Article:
STEP 3: LABEL YOUR INFUSION
I like to list what plant and oil is in the jar, what date I started the infusion and what date it should be finished infusing. I just tie a tag onto the jar, since this won’t be the finished product and the tag will be tossed.
STEP 4: PUT THE INFUSION IN A COOL DARK PLACE
A dark cupboard away from heat is a great place to infuse the oil.
You’ll want to keep infusing the oil for 4-6 weeks, and every few days go and gently shake the contents around. This step takes some patience!
STEP 5: STRAIN THE INFUSED OIL
You’ll pour the oil and herbs into the cheesecloth and squeeze every last bit of dandelion magic out of those herbs. It’s messy and smells so good!
You could actually use this oil now for salad dressings, or other soaps and body products. However, we are making a salve with this infused oil, so I’ll show you the final process.
HOW TO MAKE A NATURAL DANDELION SALVE
- Double boiler: If you don’t have an actual double boiler (like me), you can make the same set up using a pot of boiling water with a glass bowl over it. I only had a glass pie pan, so I made that work!
- Natural Beeswax Pellets (approximately 1 Tablespoon per cup of infused oil)
- Clean jars for your finished salve (I like these small 4 oz. ones)
- Lavender essential oil (optional, but it adds to the smell and antibacterial properties)
STEP 1: METL THE OIL AND WAX TOGETHER
Combine the beeswax pellets and infused oil into your double boiler.
You’ll want to slowly melt the beeswax into the oil. Don’t let this actually boil – just keep stirring with a wooden spoon until all the wax is melted in.
The more wax you add, the harder the finished salve. I like it about the consistency of Neosporin so my 1 cup of infused oil to 1 TBSP to beeswax worked perfectly.
STEP 2: POUR INTO POURABLE GLASS MEASURING CUP
It helps to transfer the oils to a pourable glass measuring cup, if you have one.
STEP 3: ADD YOUR ESSENTIAL OIL
You need to make sure the oil and wax is cooled to at least 150 degrees before adding the essential oil. I added about 10 drops into my oil. Then mix it all around to blend the oils.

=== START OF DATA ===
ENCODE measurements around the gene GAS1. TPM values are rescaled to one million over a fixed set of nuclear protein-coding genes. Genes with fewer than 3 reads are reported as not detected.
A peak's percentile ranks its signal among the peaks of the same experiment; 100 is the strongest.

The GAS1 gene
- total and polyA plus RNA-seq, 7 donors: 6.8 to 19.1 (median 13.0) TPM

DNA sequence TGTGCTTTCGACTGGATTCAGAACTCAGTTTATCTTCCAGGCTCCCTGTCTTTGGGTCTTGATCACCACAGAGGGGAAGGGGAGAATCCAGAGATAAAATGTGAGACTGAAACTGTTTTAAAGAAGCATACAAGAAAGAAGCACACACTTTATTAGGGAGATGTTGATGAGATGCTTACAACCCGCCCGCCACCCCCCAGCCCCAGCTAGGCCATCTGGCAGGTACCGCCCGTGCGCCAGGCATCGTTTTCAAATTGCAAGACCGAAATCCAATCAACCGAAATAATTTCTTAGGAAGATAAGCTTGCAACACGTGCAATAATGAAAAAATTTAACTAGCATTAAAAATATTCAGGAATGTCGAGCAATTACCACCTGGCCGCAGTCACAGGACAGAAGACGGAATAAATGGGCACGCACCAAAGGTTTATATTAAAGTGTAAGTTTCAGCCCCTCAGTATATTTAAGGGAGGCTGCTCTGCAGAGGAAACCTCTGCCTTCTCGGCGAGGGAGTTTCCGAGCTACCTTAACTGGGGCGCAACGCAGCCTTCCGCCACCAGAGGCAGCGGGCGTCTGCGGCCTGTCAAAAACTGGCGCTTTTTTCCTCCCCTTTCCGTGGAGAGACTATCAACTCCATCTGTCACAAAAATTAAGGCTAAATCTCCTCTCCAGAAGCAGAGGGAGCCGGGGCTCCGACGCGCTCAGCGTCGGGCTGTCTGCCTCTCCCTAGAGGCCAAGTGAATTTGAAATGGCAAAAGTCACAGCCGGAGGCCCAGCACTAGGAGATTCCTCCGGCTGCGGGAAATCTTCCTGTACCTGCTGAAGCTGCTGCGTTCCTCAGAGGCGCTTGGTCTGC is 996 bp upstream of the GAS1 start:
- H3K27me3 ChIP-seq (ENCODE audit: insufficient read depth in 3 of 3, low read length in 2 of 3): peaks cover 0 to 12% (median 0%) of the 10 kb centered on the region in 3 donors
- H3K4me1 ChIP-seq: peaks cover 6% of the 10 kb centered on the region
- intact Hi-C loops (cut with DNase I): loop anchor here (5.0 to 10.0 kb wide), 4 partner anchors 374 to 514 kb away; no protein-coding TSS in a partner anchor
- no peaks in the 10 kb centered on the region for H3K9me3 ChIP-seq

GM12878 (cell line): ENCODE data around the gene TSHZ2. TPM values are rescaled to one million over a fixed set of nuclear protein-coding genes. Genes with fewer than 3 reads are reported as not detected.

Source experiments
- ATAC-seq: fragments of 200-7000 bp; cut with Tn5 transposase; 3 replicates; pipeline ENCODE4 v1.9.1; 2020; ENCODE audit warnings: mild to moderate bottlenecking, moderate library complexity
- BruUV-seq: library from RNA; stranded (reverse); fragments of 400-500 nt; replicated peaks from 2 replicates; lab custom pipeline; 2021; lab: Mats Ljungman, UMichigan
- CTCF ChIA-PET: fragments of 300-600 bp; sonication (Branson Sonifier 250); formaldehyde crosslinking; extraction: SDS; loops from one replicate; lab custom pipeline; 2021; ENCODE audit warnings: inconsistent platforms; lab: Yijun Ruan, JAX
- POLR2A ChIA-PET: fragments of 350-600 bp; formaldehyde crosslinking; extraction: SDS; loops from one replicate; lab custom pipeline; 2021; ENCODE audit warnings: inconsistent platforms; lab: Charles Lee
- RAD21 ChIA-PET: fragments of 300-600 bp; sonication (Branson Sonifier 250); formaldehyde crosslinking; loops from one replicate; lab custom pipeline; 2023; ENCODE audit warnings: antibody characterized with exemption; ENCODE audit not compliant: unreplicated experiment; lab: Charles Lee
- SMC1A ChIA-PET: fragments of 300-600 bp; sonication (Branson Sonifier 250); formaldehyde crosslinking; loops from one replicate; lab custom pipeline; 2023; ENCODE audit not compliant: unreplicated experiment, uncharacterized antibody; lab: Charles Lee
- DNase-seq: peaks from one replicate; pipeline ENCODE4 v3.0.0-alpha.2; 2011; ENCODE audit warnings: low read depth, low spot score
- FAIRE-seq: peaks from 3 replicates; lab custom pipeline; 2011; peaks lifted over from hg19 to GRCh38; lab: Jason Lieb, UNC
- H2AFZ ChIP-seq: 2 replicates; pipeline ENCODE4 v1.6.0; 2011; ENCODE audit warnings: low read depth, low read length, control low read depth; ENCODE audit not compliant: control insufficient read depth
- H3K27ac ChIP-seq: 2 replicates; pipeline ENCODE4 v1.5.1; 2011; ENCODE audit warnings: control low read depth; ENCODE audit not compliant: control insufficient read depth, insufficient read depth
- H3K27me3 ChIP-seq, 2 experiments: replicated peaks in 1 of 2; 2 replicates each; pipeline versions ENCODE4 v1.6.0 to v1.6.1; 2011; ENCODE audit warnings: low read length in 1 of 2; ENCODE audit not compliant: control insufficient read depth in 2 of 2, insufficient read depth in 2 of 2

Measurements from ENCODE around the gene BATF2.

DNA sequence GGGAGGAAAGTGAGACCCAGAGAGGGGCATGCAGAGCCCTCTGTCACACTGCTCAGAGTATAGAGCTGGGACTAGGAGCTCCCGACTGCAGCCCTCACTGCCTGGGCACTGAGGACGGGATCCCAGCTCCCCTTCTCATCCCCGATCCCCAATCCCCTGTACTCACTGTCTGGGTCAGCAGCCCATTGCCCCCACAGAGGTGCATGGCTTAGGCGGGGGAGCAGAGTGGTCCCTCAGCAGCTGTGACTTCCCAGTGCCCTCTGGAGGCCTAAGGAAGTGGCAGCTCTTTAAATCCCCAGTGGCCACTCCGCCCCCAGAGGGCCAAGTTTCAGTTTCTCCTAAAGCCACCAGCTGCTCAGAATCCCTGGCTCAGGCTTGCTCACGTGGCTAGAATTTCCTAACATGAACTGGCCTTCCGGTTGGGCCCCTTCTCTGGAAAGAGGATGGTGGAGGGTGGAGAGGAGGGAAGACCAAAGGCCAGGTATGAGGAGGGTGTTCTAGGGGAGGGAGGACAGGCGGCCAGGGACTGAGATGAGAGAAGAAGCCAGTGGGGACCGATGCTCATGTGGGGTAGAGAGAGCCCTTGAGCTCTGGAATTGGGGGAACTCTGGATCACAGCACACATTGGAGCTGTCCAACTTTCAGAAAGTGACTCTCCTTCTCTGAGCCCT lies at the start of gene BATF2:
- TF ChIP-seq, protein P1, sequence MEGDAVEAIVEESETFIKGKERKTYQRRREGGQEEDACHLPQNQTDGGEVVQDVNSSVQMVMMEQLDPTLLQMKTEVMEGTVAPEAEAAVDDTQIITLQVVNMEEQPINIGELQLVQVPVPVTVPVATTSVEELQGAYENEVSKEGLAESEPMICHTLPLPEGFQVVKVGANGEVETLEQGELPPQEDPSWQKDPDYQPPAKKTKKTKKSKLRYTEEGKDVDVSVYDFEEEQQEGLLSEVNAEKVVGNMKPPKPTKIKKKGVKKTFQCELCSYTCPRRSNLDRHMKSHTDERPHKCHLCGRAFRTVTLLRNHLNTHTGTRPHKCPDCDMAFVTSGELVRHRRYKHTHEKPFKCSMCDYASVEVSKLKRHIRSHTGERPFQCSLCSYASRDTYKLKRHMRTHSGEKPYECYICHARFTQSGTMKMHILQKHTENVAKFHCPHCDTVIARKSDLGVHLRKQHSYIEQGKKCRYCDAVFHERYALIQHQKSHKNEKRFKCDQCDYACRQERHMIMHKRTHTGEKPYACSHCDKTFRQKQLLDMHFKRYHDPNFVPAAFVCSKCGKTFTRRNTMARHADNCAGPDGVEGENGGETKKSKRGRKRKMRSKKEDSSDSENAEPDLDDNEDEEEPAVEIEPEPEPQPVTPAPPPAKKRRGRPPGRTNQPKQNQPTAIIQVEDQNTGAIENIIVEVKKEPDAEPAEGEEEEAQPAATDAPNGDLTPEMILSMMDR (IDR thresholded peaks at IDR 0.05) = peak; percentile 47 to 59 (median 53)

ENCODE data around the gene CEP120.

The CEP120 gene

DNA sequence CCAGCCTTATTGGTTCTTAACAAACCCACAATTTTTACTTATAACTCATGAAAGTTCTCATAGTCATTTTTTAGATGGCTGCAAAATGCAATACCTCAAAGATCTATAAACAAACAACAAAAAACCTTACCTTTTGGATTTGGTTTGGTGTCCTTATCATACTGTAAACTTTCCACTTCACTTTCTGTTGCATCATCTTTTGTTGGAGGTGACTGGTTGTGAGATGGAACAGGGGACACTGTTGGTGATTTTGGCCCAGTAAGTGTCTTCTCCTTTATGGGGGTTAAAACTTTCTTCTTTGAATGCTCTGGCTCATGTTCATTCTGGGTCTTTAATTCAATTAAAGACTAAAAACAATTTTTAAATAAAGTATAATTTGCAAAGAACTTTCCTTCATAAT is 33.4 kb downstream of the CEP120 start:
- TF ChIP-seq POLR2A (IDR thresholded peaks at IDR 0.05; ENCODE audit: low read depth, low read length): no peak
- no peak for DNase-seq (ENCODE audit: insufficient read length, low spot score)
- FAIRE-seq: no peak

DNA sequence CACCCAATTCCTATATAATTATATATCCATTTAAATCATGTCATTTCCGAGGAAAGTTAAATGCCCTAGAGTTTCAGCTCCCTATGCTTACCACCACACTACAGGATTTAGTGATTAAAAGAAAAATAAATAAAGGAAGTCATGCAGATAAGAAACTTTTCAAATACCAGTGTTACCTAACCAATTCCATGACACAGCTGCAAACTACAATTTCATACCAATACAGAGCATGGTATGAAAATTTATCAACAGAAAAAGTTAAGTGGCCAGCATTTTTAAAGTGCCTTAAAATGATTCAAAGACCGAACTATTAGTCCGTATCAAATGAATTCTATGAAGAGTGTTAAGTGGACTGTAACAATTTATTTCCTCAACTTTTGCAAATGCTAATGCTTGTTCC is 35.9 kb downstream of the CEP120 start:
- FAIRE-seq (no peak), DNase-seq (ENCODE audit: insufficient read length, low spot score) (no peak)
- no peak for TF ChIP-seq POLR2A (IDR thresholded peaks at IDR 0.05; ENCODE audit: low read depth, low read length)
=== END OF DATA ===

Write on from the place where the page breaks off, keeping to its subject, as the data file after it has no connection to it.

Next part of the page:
STEP 4: POUR AND SET
Pour your salve into your finished jars and let it set.
This may take several hours to fully set, and then you can seal and label your jars.
I played around with adding some green linen fabric squares to the jars, which I thought was as cute as a dandelion.
But, I found it also useful to add some parchment paper over the lids so I could write the date right on there to know how old my salve was. I use an old-fashioned label maker to label each jar as “Nature’s Neosporin”.
PRINTABLE RECIPE FOR HEALING DANDELION SALVE
You can print this recipe below! This allows you to start making your own herbal remedy notebook so you can always refer to what is in your products and go back and make your favorites again – much like a cookbook.
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Next time you have a cut, sore or achy body – try rubbing your healing dandelion salve on! I’d love to hear your experience. I’ve successfully seen amazing results and relief using it on achy legs from lots of travel, headaches, tense neck, blemishes, dry patches on my skin, lower back pain, cuts on my kids, etc. I’m excited to have this in my apothecary cabinet to reach for to help heal our family naturally.
WARNING: Always test a small area for allergic reactions.
I have really enjoyed taking you along on my own personal journey of learning more about medicinal herbs. Please remember I am not an expert, but simply sharing what I learn and create.
Check out my other post on medicinal herbs to see what other things I’ve been making and having success with.
Let me know if you enjoy this type of content and if you would like to see more of the beginner type herb creations I am making.
Thanks for reading! Be sure to pin to your Pinterest boards to save this idea for later and help me spread the word!